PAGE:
Category Archives: Projects

Sneetches: Putting Stars Upon Thars

I certainly don’t have anything against buying toys at a store, but sometimes I wish that we had a toy that’s not available in stores. That’s when the tools come out. Inspired by Dr. Seuss Week earlier this year, I decided to build the boys a working set of Sneetches. I made a video of the build as part of my little video series on the Make Magazine website.

If you’re itching to build your own set of Sneetches, you can find more info and links here.

Santa’s Workshop

In mid-December, our elf, Zuzu (full blog entry about her to come), left a project for the boys: complete custom-stamped tote bag gifts for their aunts. Jeff made construction machine stamps and applied the paint while the boys designed the construction site scenes on the bags and placed the stamps. Thanks for the great idea, Zuzu!

We got a picture back from afar showing a happy recipient.


 

Dispatchatron Junior

As a Christmas present for Jasper this year, I made him a smaller version of my Dispatchatron invention, sized just right for the train table. Dispatchatron Senior was rather large and had to be put in storage when we could no longer spare the space. Dispatchatron Junior, however, can fit in a hat.


In short, the Dispatchatron Junior monitors the computer-voice (no humans) dispatch radio frequency of the county fire department and launches a toy fire truck onto our train table whenever the county dispatches a real fire truck. Even though the radio dispatches are just a computer voice giving addresses and unoffensive descriptions of the problem, I normally (when not making a demo video) keep the volume just loud enough to be an effect, not loud enough that the boys will understand the words and start parroting the dispatches.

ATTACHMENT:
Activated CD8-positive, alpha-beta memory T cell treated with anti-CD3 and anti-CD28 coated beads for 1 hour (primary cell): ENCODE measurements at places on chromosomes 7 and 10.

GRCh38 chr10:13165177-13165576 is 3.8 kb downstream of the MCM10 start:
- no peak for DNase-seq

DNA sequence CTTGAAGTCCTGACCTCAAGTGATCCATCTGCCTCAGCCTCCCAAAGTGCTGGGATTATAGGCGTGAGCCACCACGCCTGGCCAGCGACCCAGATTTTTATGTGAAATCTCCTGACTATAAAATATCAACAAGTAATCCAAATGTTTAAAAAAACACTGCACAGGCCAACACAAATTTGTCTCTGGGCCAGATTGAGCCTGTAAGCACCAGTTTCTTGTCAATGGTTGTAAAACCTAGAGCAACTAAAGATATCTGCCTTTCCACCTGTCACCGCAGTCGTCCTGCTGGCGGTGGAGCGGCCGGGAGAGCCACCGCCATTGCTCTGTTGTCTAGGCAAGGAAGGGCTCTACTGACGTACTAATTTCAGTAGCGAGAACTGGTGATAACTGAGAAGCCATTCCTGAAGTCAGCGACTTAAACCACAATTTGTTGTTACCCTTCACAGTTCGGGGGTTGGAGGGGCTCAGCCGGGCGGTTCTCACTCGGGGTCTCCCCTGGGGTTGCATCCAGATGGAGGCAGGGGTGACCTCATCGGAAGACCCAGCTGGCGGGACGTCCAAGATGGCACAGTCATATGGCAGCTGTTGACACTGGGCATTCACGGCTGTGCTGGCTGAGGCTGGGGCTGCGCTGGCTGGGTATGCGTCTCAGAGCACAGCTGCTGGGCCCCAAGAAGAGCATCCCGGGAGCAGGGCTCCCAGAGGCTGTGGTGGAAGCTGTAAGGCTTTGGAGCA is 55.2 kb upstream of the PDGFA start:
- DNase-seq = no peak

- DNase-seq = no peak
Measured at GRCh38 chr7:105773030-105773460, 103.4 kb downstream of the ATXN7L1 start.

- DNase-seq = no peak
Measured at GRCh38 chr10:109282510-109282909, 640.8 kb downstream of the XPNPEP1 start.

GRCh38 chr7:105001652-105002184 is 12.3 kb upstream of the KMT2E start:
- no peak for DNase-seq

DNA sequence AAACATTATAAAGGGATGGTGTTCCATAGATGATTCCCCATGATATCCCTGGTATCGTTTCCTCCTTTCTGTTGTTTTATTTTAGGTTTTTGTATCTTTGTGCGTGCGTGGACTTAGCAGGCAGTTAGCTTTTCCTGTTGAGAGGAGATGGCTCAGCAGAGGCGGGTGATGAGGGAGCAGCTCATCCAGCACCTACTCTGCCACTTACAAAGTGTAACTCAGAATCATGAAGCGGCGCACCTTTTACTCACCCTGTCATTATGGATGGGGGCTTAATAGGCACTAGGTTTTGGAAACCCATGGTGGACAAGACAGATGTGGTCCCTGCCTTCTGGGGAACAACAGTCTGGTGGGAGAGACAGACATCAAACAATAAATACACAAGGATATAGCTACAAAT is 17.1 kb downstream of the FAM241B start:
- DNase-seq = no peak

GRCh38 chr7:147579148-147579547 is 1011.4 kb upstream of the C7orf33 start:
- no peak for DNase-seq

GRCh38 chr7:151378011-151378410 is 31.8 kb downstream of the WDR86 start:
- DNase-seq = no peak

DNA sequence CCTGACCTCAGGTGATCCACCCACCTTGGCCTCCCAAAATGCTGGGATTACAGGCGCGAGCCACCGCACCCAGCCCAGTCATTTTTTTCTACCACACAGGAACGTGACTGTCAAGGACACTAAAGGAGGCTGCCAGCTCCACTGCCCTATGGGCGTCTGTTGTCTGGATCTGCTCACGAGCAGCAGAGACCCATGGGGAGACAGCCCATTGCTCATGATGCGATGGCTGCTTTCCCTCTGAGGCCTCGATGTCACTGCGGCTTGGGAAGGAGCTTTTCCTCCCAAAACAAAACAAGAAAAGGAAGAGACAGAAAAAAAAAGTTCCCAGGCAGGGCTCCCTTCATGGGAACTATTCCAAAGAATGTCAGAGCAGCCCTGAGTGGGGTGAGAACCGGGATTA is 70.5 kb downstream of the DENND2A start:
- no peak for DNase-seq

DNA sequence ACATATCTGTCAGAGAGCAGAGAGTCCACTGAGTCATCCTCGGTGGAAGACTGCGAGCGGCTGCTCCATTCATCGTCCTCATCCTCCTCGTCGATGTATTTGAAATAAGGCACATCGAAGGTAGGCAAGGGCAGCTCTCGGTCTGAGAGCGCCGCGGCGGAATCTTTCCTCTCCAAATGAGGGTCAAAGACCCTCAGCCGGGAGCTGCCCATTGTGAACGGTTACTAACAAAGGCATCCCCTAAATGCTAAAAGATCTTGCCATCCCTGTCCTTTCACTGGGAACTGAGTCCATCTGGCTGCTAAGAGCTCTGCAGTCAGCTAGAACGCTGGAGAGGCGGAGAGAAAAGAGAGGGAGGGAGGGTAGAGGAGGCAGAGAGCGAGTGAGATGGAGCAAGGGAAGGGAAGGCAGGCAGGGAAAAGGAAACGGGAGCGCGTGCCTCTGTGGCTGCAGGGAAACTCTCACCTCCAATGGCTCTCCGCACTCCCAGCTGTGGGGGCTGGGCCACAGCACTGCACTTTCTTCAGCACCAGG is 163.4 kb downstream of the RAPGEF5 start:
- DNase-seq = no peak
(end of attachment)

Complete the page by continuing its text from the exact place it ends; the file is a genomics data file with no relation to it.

If you are curious about the building and programming details, read my in-depth description on jeffhighsmith.com.

Gavin’s First Robot

Gavin asked for a “one-eyed robot” for Christmas this year. Jumping at the chance to start his electronics education, I have assembled a robot kit for him. I could have just given him one of the store-bought kits like the Lego NXT robotics kit, but I want him to get the full experience of building a robot from more basic parts and I also want his first robot to be something that stays assembled forever, and is not scrapped for parts when he wants to make something else.

The parts I’ve gathered include a pair of Solarbotics gear motors with matching wheels and tires, a sheet of expanded PVC foam for structure, battery compartments, switches, an infrared distance sensor (the one eye he requested), an Arduino Uno programmable microcontroller to act as the brain, and a motor driver circuit that I soldered up last night to allow the Arduino to drive the gear motors.
Do I expect him to assemble this himself? No. I will do my best to get him as involved as possible in the building and programming, but I’ll be happy if he just turns the occasional screw and squirts a dab of glue now and then. When we get to the programming phase, I don’t expect him to learn C yet, but I will ask him what he wants the robot to do and show him how we tell it to do that.
It’ll be educational and a lot of fun at the same time, the two reasons I picked up the robotics hobby in the first place.

Zuzu’s Robots

Our elf on the shelf is named Zuzu. Being a toymaker, herself, she enjoys helping others to learn to build toys. As one of her daily surprises, she brought the boys tools and robot-making supplies.

Both boys were happy to oblige, each constructing a bristlebot from a toothbrush head, pager motor, and watch battery.